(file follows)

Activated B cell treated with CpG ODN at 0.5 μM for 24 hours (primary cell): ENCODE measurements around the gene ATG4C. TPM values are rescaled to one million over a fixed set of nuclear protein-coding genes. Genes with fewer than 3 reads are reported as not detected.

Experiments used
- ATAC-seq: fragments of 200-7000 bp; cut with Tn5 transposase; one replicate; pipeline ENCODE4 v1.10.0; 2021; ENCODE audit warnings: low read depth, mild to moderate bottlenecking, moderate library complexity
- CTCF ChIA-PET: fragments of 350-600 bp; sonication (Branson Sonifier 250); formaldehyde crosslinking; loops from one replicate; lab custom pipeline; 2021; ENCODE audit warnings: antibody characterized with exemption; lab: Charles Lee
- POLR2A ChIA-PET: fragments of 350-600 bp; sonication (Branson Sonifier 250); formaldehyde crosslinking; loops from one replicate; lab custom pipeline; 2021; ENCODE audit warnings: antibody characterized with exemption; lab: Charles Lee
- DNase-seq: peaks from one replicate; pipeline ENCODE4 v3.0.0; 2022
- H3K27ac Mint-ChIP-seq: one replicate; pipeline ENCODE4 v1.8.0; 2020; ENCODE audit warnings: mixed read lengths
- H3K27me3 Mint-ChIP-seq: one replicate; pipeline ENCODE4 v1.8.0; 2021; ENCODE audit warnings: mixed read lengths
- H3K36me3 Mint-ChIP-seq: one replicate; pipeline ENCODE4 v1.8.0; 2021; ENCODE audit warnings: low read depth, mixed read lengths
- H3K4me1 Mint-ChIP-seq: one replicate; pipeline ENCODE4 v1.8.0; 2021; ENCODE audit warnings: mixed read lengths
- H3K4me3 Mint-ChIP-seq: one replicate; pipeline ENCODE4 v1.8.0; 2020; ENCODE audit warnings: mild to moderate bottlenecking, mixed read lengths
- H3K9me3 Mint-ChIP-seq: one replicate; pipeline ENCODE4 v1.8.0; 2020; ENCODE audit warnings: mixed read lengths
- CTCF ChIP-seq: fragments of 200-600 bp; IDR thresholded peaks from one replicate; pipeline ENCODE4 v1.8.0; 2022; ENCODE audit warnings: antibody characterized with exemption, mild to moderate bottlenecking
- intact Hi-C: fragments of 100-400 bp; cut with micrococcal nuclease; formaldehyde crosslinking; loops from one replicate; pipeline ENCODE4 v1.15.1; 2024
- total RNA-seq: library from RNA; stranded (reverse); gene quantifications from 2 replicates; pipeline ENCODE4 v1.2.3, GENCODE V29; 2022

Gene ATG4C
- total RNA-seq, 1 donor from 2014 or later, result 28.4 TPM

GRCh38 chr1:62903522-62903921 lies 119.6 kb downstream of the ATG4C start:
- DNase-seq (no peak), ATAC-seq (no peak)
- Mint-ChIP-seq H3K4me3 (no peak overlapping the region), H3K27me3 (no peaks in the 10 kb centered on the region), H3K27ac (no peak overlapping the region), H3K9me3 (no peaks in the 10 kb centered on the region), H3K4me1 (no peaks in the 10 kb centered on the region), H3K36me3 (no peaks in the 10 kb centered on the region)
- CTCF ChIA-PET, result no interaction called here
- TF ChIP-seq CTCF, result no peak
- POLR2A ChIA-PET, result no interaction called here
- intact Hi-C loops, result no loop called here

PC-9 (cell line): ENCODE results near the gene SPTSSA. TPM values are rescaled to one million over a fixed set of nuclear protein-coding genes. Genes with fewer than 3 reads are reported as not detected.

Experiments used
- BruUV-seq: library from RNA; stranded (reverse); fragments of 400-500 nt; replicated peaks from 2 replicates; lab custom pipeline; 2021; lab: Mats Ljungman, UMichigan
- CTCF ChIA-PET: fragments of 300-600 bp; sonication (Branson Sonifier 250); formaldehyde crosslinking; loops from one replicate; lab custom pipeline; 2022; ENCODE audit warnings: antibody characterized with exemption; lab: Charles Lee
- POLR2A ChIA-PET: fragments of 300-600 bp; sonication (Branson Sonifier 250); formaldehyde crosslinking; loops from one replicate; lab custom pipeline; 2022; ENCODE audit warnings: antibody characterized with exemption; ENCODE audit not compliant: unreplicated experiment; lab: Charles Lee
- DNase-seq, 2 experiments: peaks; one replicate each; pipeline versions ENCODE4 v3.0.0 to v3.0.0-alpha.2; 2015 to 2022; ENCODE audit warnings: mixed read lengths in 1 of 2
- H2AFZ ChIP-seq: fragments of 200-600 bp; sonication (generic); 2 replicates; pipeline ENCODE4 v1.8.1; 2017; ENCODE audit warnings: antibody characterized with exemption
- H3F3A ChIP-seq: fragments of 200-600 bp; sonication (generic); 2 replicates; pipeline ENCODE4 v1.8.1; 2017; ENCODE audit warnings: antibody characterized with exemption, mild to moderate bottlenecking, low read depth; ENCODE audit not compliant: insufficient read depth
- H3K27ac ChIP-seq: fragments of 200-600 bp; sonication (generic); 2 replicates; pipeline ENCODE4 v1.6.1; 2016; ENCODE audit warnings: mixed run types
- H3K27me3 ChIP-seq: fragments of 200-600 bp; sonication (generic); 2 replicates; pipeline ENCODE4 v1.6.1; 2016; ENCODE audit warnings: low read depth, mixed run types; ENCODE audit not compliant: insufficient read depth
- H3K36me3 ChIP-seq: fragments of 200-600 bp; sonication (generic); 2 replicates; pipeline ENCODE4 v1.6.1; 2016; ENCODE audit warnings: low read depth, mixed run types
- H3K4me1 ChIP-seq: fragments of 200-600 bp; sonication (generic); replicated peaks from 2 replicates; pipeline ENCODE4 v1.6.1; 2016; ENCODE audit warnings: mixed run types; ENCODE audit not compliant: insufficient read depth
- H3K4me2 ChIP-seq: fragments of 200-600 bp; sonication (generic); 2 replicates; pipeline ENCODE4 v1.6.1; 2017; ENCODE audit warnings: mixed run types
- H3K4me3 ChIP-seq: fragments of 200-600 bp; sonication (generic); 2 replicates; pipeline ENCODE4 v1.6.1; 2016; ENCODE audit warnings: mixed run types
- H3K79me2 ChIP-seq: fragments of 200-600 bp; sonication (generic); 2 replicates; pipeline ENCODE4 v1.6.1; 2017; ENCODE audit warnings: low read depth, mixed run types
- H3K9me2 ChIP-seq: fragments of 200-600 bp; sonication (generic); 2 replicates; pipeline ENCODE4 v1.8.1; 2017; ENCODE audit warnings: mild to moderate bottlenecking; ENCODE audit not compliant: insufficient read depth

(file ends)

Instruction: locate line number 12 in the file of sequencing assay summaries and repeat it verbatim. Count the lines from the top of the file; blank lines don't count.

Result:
- H3K9me3 Mint-ChIP-seq: one replicate; pipeline ENCODE4 v1.8.0; 2020; ENCODE audit warnings: mixed read lengths